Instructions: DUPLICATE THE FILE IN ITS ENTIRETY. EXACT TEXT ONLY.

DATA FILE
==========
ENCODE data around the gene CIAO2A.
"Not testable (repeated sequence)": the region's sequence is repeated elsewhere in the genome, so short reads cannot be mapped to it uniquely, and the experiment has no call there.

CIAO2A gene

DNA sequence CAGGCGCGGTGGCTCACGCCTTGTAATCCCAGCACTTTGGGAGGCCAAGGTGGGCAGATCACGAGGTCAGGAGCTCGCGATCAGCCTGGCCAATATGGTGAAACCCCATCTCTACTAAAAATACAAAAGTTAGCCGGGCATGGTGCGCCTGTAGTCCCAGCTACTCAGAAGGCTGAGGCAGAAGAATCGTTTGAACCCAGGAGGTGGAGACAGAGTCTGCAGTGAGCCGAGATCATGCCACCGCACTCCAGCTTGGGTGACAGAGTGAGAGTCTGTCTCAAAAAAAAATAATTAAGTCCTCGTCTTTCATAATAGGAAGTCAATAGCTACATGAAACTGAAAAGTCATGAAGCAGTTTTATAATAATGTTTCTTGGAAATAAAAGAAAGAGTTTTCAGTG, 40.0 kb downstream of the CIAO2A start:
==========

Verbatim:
ENCODE data around the gene CIAO2A.
"Not testable (repeated sequence)": the region's sequence is repeated elsewhere in the genome, so short reads cannot be mapped to it uniquely, and the experiment has no call there.

CIAO2A gene

DNA sequence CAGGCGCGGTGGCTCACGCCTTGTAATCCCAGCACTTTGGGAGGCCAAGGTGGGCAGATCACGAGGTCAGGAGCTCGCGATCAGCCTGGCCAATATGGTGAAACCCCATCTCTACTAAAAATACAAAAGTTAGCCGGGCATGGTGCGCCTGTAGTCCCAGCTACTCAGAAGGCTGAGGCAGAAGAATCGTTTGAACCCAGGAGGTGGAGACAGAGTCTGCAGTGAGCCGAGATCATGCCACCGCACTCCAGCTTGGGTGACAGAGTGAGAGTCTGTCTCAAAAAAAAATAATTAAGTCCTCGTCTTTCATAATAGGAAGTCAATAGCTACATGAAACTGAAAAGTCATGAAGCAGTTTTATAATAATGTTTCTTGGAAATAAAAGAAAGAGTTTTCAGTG, 40.0 kb downstream of the CIAO2A start: